FIGS. 4-5 shows a prior art embodiment of the front shell 3 having a holder with a hexagonal collar 20 and the reciprocal interior surface 21 of the front shell 3. The holder surrounds a ferrule 8. FIG. 4 shows the ferrule 8 having an eccentric orifice 22 off a concentric axis 23. The holder and the collar 20 are rotated counter-clockwise in order to attempt to tune the holder to align the orifice 22 with the concentric axis 23. However, the prior art embodiment, having a hexagonal configuration, does not allow precise tuning of the present invention. FIG. 5 shows the rotated holder and the still eccentric orifice 22. In FIG. 6, the present invention is shown having a twelve surfaced collar 10 and a reciprocal inner surface 18 of the front shell 3. In FIG. 6, an eccentric orifice 25 is shown in the ferrule 8, off the concentric axis 23. The holder is rotated counterclockwise to tune the holder to the concentric axis 23. FIG. 7 shows the tuned holder with the orifice 25 at the concentric axis 23. The improvement over the prior art is evident in that the multi-surfaced holder and collar 10 of the present invention provides at least twice as many positions in which the holder may be more precisely tuned to the concentric axis 23 to provide high resolution of the optical fibers.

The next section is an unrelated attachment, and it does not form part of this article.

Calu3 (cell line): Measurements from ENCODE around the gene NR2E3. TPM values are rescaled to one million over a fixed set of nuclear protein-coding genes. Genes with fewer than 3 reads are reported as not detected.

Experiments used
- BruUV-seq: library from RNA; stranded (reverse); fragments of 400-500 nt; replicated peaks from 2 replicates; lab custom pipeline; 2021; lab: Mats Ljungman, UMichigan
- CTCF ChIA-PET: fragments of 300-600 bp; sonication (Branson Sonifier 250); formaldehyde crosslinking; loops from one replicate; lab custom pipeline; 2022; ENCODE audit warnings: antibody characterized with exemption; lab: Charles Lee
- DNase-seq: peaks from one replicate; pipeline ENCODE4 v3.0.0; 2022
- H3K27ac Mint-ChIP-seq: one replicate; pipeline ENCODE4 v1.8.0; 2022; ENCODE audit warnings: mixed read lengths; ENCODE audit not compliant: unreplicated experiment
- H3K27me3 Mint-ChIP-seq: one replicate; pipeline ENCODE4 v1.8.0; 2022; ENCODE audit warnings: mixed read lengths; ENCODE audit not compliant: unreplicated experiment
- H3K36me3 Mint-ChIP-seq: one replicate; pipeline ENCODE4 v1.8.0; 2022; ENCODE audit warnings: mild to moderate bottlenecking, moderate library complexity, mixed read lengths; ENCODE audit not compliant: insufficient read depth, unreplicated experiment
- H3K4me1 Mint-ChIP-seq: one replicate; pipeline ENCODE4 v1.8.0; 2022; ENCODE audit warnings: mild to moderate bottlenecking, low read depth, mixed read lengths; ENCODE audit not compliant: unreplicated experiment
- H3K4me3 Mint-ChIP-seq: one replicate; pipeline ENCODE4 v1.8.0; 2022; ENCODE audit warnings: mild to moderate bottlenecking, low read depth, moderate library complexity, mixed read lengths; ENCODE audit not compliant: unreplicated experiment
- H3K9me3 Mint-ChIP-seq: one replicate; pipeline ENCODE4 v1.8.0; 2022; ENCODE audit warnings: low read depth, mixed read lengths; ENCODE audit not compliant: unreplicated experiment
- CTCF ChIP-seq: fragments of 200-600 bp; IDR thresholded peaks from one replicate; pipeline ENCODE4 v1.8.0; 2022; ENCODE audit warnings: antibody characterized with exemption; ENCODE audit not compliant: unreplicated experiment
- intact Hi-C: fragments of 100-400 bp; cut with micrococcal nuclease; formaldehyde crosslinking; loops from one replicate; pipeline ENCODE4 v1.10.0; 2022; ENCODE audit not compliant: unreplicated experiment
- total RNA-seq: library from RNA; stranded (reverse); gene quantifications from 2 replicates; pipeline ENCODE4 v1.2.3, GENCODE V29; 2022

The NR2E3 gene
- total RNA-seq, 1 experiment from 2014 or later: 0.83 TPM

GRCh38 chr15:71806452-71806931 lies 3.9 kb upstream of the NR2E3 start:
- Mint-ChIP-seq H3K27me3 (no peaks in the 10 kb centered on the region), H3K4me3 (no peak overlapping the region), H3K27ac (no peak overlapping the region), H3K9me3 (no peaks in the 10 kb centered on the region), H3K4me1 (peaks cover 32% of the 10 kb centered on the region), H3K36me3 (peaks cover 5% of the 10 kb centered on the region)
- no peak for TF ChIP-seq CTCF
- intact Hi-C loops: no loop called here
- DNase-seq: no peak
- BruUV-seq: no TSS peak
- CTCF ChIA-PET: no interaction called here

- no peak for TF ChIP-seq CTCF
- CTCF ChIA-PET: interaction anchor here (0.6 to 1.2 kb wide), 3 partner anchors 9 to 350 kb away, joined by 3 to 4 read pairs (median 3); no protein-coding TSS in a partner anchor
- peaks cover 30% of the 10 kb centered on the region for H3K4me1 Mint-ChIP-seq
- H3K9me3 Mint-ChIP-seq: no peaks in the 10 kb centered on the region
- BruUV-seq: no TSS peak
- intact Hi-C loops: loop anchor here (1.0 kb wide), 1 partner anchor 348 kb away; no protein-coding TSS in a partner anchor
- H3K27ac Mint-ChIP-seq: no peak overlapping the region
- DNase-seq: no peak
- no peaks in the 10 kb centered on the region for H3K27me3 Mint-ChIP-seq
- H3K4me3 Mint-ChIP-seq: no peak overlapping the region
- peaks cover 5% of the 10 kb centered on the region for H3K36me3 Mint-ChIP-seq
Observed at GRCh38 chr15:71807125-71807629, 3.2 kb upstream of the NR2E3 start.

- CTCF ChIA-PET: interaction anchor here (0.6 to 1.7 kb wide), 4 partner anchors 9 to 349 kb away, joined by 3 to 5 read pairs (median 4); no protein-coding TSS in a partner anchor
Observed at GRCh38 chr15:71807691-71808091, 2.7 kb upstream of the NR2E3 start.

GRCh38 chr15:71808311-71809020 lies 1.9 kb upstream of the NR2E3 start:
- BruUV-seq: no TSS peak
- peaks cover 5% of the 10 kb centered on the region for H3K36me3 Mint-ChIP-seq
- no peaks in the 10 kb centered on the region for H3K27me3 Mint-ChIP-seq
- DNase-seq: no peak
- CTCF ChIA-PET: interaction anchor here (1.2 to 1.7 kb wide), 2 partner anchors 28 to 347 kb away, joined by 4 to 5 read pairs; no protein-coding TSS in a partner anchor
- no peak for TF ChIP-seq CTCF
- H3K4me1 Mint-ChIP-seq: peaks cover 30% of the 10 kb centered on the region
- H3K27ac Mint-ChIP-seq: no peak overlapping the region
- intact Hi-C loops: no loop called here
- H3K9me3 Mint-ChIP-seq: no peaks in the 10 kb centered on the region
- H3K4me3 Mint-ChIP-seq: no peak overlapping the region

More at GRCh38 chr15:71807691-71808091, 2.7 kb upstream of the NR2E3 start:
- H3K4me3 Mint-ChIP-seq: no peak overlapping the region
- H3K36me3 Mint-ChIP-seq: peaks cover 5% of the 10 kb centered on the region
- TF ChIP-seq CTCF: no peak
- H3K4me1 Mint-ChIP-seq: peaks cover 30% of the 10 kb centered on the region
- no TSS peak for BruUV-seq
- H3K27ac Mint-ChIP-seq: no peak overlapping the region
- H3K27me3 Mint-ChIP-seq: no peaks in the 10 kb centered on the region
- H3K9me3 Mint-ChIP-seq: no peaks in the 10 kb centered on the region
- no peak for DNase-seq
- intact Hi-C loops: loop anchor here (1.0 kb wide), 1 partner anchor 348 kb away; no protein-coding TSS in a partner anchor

While what has been described constitutes a presently preferred embodiment; it should be recognized that the present invention may take other forms, for example, the fiber optic connector 1 may be other than the push-pull type of connector shown in FIG. 2. Further, the fiber optic connector 1 may be in other forms so long as it includes the holder assembly 5. It will thus be seen that the present invention provides a new and useful fiber optic connector, which has a number of advantageous characteristics, including those pointed out herein and others which are inherent from the invention. Preferred embodiments of the invention have been described, and it is anticipated that modifications may be made to the described form without departing from the spirit of the invention or the scope of the claims.